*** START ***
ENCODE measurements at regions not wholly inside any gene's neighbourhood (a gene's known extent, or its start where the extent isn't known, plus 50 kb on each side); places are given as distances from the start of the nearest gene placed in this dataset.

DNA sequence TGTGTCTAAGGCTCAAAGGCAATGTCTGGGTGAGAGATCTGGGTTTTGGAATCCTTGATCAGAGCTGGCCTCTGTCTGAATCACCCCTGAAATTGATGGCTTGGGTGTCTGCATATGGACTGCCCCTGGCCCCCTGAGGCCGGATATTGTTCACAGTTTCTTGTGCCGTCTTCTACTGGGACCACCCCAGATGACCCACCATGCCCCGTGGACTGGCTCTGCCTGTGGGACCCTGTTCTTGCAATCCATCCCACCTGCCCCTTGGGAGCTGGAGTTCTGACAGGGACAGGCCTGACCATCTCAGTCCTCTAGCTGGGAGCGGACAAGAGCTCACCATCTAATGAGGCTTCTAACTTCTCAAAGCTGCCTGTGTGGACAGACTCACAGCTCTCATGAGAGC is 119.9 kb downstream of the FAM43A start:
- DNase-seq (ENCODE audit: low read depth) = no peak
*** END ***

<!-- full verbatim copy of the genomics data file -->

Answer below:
ENCODE measurements at regions not wholly inside any gene's neighbourhood (a gene's known extent, or its start where the extent isn't known, plus 50 kb on each side); places are given as distances from the start of the nearest gene placed in this dataset.

DNA sequence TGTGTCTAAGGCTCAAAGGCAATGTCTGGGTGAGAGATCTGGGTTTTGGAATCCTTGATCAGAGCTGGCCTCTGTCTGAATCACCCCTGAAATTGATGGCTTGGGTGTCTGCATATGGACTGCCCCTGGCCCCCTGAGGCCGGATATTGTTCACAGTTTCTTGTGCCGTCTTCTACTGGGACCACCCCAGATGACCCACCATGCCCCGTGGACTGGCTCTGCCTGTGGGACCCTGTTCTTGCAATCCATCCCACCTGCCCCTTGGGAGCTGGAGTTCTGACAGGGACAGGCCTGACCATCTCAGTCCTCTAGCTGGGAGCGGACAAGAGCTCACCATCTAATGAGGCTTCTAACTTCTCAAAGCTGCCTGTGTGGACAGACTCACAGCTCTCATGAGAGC is 119.9 kb downstream of the FAM43A start:
- DNase-seq (ENCODE audit: low read depth) = no peak